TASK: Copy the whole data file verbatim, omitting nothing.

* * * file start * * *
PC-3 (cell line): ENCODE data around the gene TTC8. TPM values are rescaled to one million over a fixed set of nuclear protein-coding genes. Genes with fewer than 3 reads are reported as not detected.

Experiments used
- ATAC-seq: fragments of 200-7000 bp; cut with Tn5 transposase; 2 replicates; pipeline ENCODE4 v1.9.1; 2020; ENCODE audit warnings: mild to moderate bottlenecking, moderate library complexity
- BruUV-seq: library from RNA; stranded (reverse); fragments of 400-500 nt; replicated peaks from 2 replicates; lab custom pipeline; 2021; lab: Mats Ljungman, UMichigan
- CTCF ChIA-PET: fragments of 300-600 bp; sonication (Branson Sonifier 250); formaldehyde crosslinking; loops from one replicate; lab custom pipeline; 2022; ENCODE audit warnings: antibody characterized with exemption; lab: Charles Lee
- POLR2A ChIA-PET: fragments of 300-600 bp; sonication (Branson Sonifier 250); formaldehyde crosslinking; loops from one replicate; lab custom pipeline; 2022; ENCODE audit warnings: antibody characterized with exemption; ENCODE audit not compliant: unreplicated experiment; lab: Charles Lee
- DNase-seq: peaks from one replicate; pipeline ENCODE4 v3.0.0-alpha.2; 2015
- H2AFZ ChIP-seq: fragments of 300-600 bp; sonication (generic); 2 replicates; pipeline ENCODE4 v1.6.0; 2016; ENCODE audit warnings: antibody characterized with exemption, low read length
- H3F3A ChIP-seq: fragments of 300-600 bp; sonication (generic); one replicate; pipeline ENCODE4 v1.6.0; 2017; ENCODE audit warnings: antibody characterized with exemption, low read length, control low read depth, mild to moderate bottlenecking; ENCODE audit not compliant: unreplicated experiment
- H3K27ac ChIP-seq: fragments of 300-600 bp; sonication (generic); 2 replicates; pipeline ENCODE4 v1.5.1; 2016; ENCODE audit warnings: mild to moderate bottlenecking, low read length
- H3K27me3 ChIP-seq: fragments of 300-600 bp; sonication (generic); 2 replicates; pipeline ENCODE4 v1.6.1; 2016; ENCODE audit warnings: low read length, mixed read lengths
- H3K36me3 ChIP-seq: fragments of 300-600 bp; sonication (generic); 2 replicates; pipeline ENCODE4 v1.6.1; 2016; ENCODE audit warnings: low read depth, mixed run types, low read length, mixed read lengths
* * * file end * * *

PC-3 (cell line): ENCODE data around the gene TTC8. TPM values are rescaled to one million over a fixed set of nuclear protein-coding genes. Genes with fewer than 3 reads are reported as not detected.

Experiments used
- ATAC-seq: fragments of 200-7000 bp; cut with Tn5 transposase; 2 replicates; pipeline ENCODE4 v1.9.1; 2020; ENCODE audit warnings: mild to moderate bottlenecking, moderate library complexity
- BruUV-seq: library from RNA; stranded (reverse); fragments of 400-500 nt; replicated peaks from 2 replicates; lab custom pipeline; 2021; lab: Mats Ljungman, UMichigan
- CTCF ChIA-PET: fragments of 300-600 bp; sonication (Branson Sonifier 250); formaldehyde crosslinking; loops from one replicate; lab custom pipeline; 2022; ENCODE audit warnings: antibody characterized with exemption; lab: Charles Lee
- POLR2A ChIA-PET: fragments of 300-600 bp; sonication (Branson Sonifier 250); formaldehyde crosslinking; loops from one replicate; lab custom pipeline; 2022; ENCODE audit warnings: antibody characterized with exemption; ENCODE audit not compliant: unreplicated experiment; lab: Charles Lee
- DNase-seq: peaks from one replicate; pipeline ENCODE4 v3.0.0-alpha.2; 2015
- H2AFZ ChIP-seq: fragments of 300-600 bp; sonication (generic); 2 replicates; pipeline ENCODE4 v1.6.0; 2016; ENCODE audit warnings: antibody characterized with exemption, low read length
- H3F3A ChIP-seq: fragments of 300-600 bp; sonication (generic); one replicate; pipeline ENCODE4 v1.6.0; 2017; ENCODE audit warnings: antibody characterized with exemption, low read length, control low read depth, mild to moderate bottlenecking; ENCODE audit not compliant: unreplicated experiment
- H3K27ac ChIP-seq: fragments of 300-600 bp; sonication (generic); 2 replicates; pipeline ENCODE4 v1.5.1; 2016; ENCODE audit warnings: mild to moderate bottlenecking, low read length
- H3K27me3 ChIP-seq: fragments of 300-600 bp; sonication (generic); 2 replicates; pipeline ENCODE4 v1.6.1; 2016; ENCODE audit warnings: low read length, mixed read lengths
- H3K36me3 ChIP-seq: fragments of 300-600 bp; sonication (generic); 2 replicates; pipeline ENCODE4 v1.6.1; 2016; ENCODE audit warnings: low read depth, mixed run types, low read length, mixed read lengths